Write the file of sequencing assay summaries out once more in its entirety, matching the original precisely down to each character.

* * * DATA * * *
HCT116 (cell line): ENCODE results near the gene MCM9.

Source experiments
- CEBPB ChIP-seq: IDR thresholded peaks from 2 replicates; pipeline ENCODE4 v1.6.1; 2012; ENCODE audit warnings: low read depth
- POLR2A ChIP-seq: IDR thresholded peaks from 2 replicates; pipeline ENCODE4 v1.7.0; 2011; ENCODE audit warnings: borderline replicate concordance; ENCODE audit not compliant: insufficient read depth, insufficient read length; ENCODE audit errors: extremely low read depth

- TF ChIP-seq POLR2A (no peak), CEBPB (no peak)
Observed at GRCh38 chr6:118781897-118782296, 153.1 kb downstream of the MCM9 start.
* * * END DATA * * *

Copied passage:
HCT116 (cell line): ENCODE results near the gene MCM9.

Source experiments
- CEBPB ChIP-seq: IDR thresholded peaks from 2 replicates; pipeline ENCODE4 v1.6.1; 2012; ENCODE audit warnings: low read depth
- POLR2A ChIP-seq: IDR thresholded peaks from 2 replicates; pipeline ENCODE4 v1.7.0; 2011; ENCODE audit warnings: borderline replicate concordance; ENCODE audit not compliant: insufficient read depth, insufficient read length; ENCODE audit errors: extremely low read depth

- TF ChIP-seq POLR2A (no peak), CEBPB (no peak)
Observed at GRCh38 chr6:118781897-118782296, 153.1 kb downstream of the MCM9 start.